Mac OS X promises four million new Unix users “and it’s a market full of friends with whom we should be working,” Paul Murphy writes for
Linuxworld , a site dedicated to “driving enterprise evolution.”
Apple’s Mac OS X systems, including the new Xserve rackmount server, run the Mac OS X layer on top of Darwin, an open source BSD variant with a MACH kernel. The success of Mac OS X could “revitalize interest in PDS technologies and such associated goodies as well as the GNUstep initiative to provide the benefits of NeXT’s development environment under Linux,” Murphy writes. The Xserve also contradicts the common wisdom that Intel boxes are always cheaper, Murphy adds.
“The desktop Mac OS X shell is a revenue generator for Apple, but Darwin is freeware and so people buying Apple’s Xserve product are not being charged separately for the OS,” he explains. “The result is a Mac server that costs about the same as a Linux server and, therefore, considerably less than a Windows server.”
What’s more, recent benchmarks by xinet show the Apple server well ahead of the Dell running Windows 2000, Murphy writes. Comparable results running Linux aren’t yet available and “the performance comparison, particularly on less obviously Mac-oriented tasks, will almost certainly be a matter of dispute for some time,” he adds.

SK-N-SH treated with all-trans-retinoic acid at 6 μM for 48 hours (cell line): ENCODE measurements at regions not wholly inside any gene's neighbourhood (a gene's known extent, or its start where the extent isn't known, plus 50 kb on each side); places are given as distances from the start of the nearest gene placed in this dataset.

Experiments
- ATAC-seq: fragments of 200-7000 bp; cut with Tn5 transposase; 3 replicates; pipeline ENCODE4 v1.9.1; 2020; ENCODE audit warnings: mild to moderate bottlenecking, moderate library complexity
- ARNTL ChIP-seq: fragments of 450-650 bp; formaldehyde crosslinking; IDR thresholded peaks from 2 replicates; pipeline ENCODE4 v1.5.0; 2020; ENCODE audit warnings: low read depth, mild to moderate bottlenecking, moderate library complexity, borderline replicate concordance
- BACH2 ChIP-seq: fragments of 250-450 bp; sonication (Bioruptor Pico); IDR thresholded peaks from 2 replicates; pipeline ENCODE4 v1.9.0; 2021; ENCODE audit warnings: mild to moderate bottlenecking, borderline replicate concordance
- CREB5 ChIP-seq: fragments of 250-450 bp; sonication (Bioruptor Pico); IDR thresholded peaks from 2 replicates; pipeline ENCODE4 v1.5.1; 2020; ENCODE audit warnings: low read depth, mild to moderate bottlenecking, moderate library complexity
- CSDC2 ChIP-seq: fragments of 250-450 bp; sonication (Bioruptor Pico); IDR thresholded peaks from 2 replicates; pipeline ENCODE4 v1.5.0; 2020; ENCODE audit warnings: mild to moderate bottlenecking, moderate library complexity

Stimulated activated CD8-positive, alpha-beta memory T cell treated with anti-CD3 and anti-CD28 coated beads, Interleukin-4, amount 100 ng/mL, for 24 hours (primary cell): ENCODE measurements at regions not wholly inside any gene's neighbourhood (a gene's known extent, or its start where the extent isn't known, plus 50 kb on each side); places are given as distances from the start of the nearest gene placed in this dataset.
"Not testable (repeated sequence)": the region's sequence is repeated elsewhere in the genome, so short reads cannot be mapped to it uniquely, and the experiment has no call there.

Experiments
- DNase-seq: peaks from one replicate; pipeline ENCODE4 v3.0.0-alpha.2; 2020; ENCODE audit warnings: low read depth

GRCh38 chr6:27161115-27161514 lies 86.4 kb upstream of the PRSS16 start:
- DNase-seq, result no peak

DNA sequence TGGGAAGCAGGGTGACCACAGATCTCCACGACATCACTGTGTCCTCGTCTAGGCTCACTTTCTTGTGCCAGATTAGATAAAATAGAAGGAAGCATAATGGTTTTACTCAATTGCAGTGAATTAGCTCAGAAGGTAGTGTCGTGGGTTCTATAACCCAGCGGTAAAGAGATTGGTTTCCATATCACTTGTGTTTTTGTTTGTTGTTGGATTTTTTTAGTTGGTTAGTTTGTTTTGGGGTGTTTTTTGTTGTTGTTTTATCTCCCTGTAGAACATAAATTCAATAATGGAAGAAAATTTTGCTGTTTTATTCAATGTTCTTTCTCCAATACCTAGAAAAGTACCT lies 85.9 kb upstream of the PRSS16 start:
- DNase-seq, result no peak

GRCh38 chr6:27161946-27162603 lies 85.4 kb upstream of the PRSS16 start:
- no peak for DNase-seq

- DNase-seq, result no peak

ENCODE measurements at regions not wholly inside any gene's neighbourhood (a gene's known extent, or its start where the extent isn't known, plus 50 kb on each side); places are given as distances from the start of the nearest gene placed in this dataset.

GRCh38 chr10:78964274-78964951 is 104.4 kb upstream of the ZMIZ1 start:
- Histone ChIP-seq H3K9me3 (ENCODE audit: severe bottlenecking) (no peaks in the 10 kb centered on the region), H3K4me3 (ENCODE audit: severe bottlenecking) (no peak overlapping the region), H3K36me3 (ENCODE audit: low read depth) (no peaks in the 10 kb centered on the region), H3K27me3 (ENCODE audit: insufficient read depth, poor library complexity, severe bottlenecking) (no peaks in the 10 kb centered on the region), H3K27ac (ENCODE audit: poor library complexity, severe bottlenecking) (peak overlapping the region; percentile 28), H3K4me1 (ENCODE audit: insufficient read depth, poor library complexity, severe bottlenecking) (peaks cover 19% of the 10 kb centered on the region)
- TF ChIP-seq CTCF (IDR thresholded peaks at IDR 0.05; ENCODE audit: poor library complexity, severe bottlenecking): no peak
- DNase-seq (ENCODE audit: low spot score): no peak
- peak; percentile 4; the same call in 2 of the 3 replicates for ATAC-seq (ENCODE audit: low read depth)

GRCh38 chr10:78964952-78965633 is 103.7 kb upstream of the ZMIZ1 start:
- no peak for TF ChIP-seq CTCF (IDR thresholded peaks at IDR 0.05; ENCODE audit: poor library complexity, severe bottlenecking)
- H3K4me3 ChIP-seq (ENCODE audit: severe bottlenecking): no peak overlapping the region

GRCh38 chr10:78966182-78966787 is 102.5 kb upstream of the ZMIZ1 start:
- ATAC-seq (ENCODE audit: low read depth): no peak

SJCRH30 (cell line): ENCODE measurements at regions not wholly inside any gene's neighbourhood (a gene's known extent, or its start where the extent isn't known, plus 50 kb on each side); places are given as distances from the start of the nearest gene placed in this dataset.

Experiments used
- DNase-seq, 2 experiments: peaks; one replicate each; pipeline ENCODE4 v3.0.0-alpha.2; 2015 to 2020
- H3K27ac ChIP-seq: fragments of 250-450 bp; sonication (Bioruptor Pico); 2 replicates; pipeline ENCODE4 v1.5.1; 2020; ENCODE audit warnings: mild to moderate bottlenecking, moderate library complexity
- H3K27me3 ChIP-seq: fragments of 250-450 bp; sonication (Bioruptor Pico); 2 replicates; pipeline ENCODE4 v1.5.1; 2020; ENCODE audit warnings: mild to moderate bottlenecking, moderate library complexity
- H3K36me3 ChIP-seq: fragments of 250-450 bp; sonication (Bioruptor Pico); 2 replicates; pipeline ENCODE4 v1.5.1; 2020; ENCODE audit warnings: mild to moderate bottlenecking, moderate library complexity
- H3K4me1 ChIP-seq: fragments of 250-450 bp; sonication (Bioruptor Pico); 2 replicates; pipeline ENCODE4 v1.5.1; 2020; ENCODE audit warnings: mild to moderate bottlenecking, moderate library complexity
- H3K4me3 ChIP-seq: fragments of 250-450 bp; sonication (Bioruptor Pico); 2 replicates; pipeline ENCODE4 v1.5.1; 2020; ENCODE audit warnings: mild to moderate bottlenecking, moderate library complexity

“That Xserve demonstrates both the cost advantage of the open-source model and the network advantages of Unix to a far wider audience than we’ve ever had before,” Murphy said. “Given that the OpenOffice.org people now have the developer release of their suite running under Mac OS X, we can expect, furthermore, to see that message explode out of the server rooms and onto the desktops of people who, as a group, have had to endure a lot of social pressure against their choice of the Mac even while, or perhaps because, Microsoft struggled to catch up to the original and now obsolete, Mac OS.
Apple should ship almost four million Unix desktops this year, and each one of them represents a new opportunity for open source ideas to take root and for products like OpenOffice.org to find users, he writes.
“From a purely business-driven perspective, four million new Unix users a year is a market that’s ours to lose,” Murphy writes. “From the more personal and interesting perspective of Unix evangelism, these are the guys to have on our side because they demonstrate that computers can be used in quiet, effective ways that contribute to the organization and don’t require inordinate amounts of support. It is past time to welcome the Mac community into the general Unix and open source movements. After all, we’re all working to expand and apply the same set of ideas, with the same set of tools, and for the same personal and business reasons.”